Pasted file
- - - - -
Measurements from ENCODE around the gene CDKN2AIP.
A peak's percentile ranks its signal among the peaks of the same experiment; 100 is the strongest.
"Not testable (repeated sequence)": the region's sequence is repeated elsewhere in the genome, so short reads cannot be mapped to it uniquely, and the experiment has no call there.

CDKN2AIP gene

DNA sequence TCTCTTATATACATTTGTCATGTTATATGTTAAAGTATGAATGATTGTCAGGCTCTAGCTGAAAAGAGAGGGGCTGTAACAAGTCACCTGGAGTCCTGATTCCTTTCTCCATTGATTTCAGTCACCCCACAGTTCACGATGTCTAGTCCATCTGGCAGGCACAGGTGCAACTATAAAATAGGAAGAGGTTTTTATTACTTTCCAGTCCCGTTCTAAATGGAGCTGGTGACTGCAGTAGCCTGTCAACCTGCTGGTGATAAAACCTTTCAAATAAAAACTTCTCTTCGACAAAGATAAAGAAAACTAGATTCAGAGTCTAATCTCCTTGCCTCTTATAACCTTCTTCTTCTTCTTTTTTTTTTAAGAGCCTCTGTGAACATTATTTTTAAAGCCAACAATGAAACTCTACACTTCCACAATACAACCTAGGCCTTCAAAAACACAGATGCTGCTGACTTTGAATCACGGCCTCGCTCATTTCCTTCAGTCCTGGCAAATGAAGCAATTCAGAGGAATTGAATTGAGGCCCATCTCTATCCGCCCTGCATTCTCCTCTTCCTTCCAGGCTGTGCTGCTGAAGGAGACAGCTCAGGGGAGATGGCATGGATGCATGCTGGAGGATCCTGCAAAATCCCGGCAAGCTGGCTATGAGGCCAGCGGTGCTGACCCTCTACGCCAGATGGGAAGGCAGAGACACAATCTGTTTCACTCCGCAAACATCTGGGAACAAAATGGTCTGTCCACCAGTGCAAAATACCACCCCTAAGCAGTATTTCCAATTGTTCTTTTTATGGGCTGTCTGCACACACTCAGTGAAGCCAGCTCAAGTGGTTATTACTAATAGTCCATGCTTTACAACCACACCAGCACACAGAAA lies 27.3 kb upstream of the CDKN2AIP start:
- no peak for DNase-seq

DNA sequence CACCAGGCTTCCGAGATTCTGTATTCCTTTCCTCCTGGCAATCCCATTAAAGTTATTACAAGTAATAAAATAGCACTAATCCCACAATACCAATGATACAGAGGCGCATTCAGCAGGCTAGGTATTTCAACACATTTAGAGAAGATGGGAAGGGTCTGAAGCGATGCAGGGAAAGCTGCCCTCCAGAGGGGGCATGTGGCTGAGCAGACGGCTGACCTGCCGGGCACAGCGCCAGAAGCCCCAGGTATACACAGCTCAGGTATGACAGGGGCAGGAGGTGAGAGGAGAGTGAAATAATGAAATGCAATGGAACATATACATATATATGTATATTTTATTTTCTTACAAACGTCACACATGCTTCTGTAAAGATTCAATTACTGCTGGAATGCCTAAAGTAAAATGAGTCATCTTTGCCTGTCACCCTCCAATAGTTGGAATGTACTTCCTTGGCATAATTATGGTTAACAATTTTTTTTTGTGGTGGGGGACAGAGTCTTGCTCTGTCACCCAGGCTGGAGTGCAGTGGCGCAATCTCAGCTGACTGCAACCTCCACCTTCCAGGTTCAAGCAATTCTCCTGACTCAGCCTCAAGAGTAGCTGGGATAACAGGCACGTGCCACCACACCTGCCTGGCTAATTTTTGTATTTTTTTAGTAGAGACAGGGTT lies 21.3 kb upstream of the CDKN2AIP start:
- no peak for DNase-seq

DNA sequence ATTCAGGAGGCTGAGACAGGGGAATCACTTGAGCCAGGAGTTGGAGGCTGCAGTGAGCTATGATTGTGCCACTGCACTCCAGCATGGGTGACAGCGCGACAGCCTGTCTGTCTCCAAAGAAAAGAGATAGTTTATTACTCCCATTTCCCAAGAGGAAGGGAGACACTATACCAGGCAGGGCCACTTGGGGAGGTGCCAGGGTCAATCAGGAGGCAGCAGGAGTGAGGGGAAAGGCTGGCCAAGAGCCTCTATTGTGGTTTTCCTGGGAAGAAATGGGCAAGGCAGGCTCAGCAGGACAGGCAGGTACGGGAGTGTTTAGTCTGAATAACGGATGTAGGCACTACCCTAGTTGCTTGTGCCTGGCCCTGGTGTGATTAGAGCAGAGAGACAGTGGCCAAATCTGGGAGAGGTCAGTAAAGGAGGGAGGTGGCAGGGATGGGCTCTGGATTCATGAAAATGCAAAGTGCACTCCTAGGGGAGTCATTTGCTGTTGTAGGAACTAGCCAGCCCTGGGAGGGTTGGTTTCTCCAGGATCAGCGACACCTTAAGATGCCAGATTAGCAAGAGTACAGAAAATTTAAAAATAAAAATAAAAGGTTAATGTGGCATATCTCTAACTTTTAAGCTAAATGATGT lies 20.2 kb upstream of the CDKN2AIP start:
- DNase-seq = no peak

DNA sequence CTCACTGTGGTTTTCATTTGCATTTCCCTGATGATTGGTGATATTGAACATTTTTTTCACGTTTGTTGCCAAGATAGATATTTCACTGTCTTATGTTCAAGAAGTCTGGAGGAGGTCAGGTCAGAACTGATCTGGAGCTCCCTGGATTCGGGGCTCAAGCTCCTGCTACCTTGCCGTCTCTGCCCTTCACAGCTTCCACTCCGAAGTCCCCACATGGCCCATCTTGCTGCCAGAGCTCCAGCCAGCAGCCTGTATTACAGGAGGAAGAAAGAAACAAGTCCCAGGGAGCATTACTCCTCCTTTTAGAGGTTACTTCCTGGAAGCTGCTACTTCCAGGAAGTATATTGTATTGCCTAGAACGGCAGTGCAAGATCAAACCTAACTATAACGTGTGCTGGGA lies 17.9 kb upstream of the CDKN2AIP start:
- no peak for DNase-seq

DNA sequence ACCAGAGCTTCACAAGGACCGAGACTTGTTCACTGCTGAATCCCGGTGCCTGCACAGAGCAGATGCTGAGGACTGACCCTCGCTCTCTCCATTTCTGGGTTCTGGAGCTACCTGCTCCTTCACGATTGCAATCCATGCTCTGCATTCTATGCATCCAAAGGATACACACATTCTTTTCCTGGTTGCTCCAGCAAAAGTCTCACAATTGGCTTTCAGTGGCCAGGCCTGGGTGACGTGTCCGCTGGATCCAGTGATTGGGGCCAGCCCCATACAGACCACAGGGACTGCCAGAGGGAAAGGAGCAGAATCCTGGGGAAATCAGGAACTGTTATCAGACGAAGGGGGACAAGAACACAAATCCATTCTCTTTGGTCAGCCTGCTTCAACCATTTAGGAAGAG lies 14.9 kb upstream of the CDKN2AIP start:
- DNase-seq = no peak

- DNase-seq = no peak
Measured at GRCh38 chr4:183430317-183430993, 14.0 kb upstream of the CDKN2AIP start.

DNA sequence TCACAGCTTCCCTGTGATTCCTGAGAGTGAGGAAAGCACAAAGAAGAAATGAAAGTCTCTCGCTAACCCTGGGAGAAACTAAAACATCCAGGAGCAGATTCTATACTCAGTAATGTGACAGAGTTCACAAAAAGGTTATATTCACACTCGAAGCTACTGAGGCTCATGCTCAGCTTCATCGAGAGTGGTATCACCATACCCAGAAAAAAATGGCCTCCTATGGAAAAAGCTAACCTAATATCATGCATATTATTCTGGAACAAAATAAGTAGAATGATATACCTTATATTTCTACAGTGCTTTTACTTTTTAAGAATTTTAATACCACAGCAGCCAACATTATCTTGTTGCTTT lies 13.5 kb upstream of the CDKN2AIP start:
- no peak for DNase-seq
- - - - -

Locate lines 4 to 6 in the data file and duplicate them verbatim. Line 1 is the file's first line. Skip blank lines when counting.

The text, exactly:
CDKN2AIP gene

DNA sequence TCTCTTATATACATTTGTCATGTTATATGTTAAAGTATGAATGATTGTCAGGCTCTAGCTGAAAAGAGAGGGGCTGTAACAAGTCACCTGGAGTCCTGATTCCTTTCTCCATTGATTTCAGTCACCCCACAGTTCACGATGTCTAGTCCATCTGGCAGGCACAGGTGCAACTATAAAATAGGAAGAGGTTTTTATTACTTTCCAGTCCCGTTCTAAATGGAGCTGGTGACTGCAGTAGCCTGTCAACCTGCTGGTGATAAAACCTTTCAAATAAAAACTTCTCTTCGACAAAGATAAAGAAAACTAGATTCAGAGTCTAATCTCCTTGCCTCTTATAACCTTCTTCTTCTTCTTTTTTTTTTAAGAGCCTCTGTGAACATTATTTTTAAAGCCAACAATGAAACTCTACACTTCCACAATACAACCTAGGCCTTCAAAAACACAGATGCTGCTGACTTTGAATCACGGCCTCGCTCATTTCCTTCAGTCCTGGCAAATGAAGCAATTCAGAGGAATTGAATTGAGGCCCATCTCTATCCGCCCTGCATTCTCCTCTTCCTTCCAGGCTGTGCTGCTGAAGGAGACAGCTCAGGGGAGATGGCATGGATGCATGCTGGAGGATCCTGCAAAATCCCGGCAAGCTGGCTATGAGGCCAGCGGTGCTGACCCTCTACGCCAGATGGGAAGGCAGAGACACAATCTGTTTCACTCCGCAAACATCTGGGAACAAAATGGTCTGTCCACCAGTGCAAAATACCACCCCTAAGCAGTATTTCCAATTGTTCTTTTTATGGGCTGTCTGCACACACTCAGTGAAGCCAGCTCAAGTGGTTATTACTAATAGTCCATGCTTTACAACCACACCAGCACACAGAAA lies 27.3 kb upstream of the CDKN2AIP start:
- no peak for DNase-seq